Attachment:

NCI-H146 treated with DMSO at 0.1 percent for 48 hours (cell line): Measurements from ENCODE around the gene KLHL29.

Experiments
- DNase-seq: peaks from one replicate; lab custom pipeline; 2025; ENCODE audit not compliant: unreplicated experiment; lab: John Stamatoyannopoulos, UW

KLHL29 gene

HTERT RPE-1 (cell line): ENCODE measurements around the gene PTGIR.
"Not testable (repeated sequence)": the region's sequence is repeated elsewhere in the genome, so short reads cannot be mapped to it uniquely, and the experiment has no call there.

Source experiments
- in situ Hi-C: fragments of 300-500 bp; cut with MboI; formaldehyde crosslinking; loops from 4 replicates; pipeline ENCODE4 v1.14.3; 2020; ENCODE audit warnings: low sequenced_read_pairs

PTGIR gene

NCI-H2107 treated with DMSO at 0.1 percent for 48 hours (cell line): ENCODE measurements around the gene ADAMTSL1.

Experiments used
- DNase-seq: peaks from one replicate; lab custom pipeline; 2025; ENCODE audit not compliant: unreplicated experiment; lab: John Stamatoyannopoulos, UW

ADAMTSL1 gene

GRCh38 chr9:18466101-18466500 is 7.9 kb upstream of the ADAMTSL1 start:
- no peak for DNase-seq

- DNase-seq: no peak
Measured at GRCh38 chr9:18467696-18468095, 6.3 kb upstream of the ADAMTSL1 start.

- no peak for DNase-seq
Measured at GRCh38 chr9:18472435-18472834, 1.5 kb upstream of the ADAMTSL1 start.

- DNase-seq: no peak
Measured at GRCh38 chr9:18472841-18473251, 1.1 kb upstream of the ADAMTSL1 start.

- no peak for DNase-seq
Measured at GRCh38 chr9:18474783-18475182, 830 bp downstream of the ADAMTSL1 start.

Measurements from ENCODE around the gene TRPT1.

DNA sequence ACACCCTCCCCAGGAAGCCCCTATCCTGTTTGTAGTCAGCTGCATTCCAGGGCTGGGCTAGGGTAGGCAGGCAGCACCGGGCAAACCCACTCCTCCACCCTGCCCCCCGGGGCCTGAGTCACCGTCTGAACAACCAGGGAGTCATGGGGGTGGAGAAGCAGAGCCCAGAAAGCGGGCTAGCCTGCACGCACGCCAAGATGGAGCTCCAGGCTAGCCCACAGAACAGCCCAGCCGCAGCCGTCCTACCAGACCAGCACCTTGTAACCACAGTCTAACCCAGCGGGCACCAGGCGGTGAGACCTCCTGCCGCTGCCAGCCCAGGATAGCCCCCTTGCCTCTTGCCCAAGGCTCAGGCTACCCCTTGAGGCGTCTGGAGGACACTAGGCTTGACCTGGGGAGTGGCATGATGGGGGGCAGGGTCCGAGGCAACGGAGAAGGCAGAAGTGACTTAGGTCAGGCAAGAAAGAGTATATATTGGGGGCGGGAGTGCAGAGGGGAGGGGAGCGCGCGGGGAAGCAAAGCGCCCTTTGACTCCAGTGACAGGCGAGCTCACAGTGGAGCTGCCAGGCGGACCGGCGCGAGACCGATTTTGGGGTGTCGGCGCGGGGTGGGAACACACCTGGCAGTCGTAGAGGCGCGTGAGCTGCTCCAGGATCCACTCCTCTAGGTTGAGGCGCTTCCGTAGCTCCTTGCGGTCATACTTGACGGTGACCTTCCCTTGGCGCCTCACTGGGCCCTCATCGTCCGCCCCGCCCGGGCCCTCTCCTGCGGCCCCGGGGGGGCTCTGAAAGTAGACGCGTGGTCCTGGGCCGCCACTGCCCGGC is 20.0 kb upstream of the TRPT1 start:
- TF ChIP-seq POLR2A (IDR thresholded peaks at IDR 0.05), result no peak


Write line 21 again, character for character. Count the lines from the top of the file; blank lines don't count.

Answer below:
Measured at GRCh38 chr9:18472841-18473251, 1.1 kb upstream of the ADAMTSL1 start.